A domestic corporation must withhold tax on the fair market value of the property distributed to a foreign shareholder if (a) the shareholder’s interest in the corporation is a U.S. real property interest; and (b) the property distributed is either in redemption of stock or in liquidation of the corporation.
Exceptions to FIRPTA Withholding
There are eleven discrete exceptions to FIRPTA withholding, though you are only likely to run across a few of these: (a) the residency test; (b) certifications; and (c) withholding certificates.
The Residency Test
If the transferee is an individual who acquires the property for use as a residence and (a) the sales price is not more than $300,000, and (b) the transferee or a member of the transferee’s family has definite plans to reside at the property for at least 50% of the first two years following the date of transfer, then the transferee meets the residency test, and no FIRPTA withholding is necessary. For this test, the transferee must be an individual.
The Affidavit / Certification
If the transferor gives the transferee, the closing attorney, or title company a certification in the form of an affidavit stating, under penalties of perjury, that the transferor is not a foreign person and containing the transferor’s name, U.S. taxpayer identification number, and home address (or office address, in the case of an entity), then the transferor is exempted from FIRPTA withholding. These certifications are not effective if the transferor has actual knowledge or receives notice that they are false. Further, if the transferor fails to furnish a copy of the certificate to the IRS upon request, the certificate is not effective. The transferor may also receive a withholding certificate from the IRS, which also excuses withholding.
Liability of Agent
A “withholding agent” is personally liable for the full amount of FIRPTA withholding tax required to be withheld, plus penalties and interest. A withholding agent, such as a closing attorney or title company, is any person having the control, receipt, custody, disposal or payment of income that is subject to withholding. Generally, the person who pays an amount to the foreign person subject to withholding must engage in FIRPTA withholding.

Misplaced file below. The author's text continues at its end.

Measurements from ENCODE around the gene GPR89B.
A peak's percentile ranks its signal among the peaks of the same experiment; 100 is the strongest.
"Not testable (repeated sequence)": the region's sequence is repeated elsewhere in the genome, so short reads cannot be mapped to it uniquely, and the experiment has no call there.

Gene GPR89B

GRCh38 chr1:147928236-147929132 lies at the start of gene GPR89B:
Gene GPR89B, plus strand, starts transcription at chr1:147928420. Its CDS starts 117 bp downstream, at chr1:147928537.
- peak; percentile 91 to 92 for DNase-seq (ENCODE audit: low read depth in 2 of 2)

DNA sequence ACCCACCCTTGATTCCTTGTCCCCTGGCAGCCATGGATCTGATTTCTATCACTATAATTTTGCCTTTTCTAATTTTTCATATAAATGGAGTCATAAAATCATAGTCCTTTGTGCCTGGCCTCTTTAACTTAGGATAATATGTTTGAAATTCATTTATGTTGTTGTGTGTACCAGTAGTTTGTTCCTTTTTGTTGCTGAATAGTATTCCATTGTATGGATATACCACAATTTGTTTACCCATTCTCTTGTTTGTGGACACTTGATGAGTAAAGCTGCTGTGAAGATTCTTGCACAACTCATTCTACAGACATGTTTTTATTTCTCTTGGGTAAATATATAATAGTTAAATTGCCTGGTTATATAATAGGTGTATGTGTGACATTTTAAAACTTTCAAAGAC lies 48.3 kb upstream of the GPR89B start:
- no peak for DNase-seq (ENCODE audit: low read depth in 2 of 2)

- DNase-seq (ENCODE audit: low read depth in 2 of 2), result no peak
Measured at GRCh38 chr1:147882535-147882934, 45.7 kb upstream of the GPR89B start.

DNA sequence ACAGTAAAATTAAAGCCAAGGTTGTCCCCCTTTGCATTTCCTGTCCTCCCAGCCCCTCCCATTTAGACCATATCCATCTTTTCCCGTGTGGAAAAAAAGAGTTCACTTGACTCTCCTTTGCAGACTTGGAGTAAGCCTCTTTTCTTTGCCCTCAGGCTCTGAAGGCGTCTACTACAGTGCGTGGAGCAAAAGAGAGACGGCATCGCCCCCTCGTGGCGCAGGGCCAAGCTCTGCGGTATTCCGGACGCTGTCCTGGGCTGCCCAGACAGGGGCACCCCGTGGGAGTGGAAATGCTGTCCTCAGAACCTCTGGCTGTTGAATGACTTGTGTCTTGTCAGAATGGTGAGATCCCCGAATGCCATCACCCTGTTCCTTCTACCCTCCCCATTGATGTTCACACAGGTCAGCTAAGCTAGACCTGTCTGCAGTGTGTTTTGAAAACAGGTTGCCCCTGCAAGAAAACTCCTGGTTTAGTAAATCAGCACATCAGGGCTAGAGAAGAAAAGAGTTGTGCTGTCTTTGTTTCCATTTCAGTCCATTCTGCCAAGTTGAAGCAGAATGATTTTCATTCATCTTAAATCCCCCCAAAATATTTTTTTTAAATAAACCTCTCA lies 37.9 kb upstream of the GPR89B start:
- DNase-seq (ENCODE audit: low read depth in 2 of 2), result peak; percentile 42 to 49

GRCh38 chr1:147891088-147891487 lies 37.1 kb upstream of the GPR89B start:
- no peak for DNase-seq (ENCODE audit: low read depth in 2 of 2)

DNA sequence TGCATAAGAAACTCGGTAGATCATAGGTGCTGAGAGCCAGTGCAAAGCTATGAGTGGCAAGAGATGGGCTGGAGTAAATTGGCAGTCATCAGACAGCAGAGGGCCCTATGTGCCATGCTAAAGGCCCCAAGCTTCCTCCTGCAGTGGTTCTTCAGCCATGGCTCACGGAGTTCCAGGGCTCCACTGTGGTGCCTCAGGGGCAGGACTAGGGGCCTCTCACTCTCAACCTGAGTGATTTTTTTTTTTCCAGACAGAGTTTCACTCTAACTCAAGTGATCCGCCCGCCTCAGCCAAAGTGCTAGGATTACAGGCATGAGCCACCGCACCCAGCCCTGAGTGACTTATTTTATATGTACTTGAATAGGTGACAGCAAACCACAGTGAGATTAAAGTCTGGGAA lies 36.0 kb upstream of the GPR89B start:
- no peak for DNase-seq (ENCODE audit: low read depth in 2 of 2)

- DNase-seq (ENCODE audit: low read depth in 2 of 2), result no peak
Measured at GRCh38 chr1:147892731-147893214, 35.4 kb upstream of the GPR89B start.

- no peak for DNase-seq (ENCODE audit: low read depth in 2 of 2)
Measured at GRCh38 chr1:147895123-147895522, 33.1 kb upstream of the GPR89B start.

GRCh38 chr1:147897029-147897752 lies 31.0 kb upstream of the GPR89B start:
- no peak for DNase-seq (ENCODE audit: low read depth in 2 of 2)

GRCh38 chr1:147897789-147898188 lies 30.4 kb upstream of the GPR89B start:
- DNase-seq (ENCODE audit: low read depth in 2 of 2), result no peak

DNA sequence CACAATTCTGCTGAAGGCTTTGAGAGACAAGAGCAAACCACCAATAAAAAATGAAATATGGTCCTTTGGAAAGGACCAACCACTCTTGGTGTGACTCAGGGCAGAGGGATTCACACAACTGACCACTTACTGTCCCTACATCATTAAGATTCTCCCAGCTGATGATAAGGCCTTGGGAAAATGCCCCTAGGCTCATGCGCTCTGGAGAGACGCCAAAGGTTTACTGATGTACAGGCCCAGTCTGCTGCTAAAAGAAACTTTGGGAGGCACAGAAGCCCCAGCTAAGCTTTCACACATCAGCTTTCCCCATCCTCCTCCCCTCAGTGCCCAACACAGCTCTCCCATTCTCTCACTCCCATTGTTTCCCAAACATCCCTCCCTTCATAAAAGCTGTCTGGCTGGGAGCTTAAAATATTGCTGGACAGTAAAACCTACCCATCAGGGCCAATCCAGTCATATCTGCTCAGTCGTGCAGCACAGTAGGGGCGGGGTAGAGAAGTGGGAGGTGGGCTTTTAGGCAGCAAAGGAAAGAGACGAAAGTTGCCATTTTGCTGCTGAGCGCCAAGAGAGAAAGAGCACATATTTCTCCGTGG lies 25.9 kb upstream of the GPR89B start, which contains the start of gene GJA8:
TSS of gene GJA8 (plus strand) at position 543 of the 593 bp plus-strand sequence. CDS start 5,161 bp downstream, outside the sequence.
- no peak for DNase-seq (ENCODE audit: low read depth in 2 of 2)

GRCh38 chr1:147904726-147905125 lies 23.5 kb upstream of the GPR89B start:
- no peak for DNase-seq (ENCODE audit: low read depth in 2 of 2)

Applying for a Withholding Certificate
The seller (transferor) must have a TIN to transfer the property. In a perfect world, the transferor should, in advance of closing, file an IRS Form 8288-B Application for Withholding Certificate to request a reduced amount or no withholding. The IRS has 90 days to issue the withholding certificate from the receipt of the application.
Special Rules Concerning Distributions and Other Transactions by Corporations, Partnerships, Trusts, And Estates
The Code and Treasury Regulations contain complex rules regarding rules and exceptions in transactions involving domestic and foreign corporations, partnerships, trusts, and estates. These rules are outside the purview of this brief summary.
 A foreign corporation that distributes a U.S. real property interest must withhold a tax equal to 21% of the gain it recognizes on the distribution to its shareholders.
 Click here for a PDF of the PATH Act.
 For distributions before February 17, 2016, the corporation generally must withhold 10% of the amount realized by a foreign person. For distributions after February 16, 2016, the rate increases to 15%.
 When counting the number of days that the property is used, the transferee does not count the days the property will be vacant.Add to favorites